Workouts benefit overall health, both mental and physical. But there are some specific exercises that focus on exclusive body parts or provide relief from certain conditions. As such, if you are looking for exercises to strengthen your pelvic floor muscles — a group of muscles found on the floor (the base) of the body at the bottom of the torso, you are at the right place. These muscles support the bladder, urethra, vagina, uterus, bowel (large intestine), rectum, and anus, and help support various day-to-day activities including urination.
How do you know if you have a weak pelvic floor?
Some of the symptoms of weak pelvic muscles are leakage of urine while sneezing, coughing, lower back pain, and pain during sexual intercourse. “Your pelvic muscles can get weak due to pregnancy, childbirth, obesity, or normal body ageing,” yoga practitioner and fitness coach Nidhi Sharma wrote on Instagram, adding, “weak pelvic impacts your quality of life, and extreme weakness might give rise to serious medical conditions.”
“These are one of the most important muscles and it’s super important to work on their strengthening,” Dr Nidhi further wrote as she demonstrated a few Kegel exercises that can help.
“Core stability and strength are critical for every activity we do in our daily lives because these muscles distribute and transmit forces between the upper and lower limbs,” Varun Rattan, co-founder, The Body Science Academy, Noida told indianexpress.com.
*Hip Adductors (squeezing a ball between knees)
Hip adductor muscles are located on the inside of each thigh, above the knee and below the groin. There are five hip adductors situated in the medial section of the leg. These muscles are adductor longus, adductor brevis, adductor magnus, gracilis, and pectineus, described Rattan. “Squeezing a ball between the knees is perhaps one of the most convenient exercises to train hip adductor muscles safely,” said Rattan.
Pelvic tilting is a movement that we do when standing, walking, or even while sitting. It is not necessarily an exercise in the traditional sense of the word but more of a natural body movement that most people don’t think about. Controlled pelvic tilting works the muscles of the pelvic floor, rectus abdominis, obliques, hip flexors, and low back. Pelvic floor strengthening can help women who experience stress urinary incontinence or any other type of leakage from their bladder because these muscles keep in urine and faeces, explained Rattan.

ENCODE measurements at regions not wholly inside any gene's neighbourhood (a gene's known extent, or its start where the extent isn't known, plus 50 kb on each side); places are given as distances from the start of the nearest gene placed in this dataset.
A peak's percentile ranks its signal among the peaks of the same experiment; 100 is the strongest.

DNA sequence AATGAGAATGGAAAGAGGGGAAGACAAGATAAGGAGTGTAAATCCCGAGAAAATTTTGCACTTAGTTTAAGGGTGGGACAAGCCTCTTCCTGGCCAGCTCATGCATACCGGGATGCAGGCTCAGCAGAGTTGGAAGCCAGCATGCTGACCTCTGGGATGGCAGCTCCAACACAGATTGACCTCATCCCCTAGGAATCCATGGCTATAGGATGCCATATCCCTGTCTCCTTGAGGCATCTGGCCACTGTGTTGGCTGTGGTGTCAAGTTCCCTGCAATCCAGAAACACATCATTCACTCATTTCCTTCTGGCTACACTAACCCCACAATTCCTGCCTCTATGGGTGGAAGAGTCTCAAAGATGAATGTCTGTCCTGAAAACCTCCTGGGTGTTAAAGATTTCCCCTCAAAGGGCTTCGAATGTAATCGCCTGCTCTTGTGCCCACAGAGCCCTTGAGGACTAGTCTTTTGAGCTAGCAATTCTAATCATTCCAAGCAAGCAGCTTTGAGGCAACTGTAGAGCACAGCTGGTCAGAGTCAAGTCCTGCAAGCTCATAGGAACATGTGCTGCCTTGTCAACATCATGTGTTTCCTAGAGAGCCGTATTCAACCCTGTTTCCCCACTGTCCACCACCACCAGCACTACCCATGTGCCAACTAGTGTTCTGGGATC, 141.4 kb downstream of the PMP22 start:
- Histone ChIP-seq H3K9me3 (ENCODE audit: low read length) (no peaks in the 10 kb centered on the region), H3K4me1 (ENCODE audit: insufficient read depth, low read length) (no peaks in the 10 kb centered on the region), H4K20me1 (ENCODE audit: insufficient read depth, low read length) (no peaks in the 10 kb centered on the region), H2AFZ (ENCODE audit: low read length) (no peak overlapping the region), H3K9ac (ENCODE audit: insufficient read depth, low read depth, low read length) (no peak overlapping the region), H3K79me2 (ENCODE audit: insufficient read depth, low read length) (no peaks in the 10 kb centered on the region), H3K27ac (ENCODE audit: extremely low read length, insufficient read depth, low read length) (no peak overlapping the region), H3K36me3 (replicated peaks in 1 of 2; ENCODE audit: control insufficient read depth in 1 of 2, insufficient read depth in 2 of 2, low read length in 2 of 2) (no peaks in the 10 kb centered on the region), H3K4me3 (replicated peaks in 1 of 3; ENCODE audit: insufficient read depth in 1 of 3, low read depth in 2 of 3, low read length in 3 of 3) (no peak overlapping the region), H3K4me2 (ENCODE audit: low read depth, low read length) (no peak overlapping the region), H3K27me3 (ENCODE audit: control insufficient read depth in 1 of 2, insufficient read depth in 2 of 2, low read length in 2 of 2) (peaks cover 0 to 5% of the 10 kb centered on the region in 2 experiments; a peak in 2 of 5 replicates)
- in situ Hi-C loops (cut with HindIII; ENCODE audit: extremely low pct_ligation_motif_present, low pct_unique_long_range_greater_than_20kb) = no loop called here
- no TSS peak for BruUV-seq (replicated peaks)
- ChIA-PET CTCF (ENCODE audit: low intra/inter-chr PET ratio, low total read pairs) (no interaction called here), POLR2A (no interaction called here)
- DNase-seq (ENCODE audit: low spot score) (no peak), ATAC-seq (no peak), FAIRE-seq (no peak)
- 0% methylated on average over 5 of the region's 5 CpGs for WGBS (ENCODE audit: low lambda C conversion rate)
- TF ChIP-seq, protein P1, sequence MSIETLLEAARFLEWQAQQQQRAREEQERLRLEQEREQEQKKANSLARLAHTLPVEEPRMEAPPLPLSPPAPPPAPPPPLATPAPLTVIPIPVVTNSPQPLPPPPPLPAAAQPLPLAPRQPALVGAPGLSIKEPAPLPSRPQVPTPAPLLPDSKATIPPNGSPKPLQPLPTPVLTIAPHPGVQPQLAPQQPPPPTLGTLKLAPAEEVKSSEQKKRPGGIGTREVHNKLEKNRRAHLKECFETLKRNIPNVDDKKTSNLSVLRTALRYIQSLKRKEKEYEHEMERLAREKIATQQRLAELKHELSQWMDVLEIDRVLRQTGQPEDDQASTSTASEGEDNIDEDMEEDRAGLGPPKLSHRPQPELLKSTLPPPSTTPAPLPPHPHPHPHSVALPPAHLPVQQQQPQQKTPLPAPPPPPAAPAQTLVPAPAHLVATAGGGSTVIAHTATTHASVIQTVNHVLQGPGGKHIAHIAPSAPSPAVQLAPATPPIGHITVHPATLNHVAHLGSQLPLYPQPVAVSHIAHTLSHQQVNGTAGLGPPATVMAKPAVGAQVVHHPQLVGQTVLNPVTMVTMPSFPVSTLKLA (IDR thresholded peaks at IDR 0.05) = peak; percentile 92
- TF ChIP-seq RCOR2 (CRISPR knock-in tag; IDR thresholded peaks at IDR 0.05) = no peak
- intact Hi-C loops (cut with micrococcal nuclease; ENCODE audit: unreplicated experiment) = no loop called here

Unlike other challenging exercises like squats or lunges, the hip bridge looks and sounds a bit too easy to be effective. “However, this low impact workout can help you tone your glutes and thighs with just a small space and only your bodyweight as resistance. The hip bridge exercise can prevent low back pain and improve poor posture caused by overactive lumbar muscles especially in those who spend a lot of time sitting at a desk,” said Rattan, adding one can increase the difficulty of this move by lifting one leg and even by placing weights above the pelvis.
A strong and stable core is essential for everyday activities and athletic performance. It also looks great when you have a six pack. “Leg raises are an excellent way to strengthen your ‘six pack muscles’ (rectus abdominis) as well as obliques, which are located on either side of the rib cage and assist with stabilisation. If regular crunches don’t feel like enough of a challenge, try adding a few sets of leg raises or another variation into your routine,” said Rattan.
It is a plank variation that targets the same core muscles as regular plank, but also the posterior chain muscles like back, rear deltoids, and glutes. Reverse planks are essentially the opposite of a traditional plank. Instead of resting on your forearms, you lift your entire body up with just your heels and palms (or elbows) touching the floor. “This exercise is slightly difficult to master, but it’s worth getting familiar with because it can help you advance your standard planks faster than if you just stuck to the basic version,” said Rattan.
The bird dog exercise helps strengthen and stabilise the erector spinae, rectus abdominis, and gluteal muscles. “These muscles help keep the body in correct alignment and provide stability. Individuals with low back problems may benefit from this exercise,” Rattan described.
By learning to contract your abdominals and keeping your back neutral while moving the limbs, you will be able to move more easily and perform athletic activities more efficiently. “Start with 3-4 sets of each with (15-20 reps),” added Sharma.
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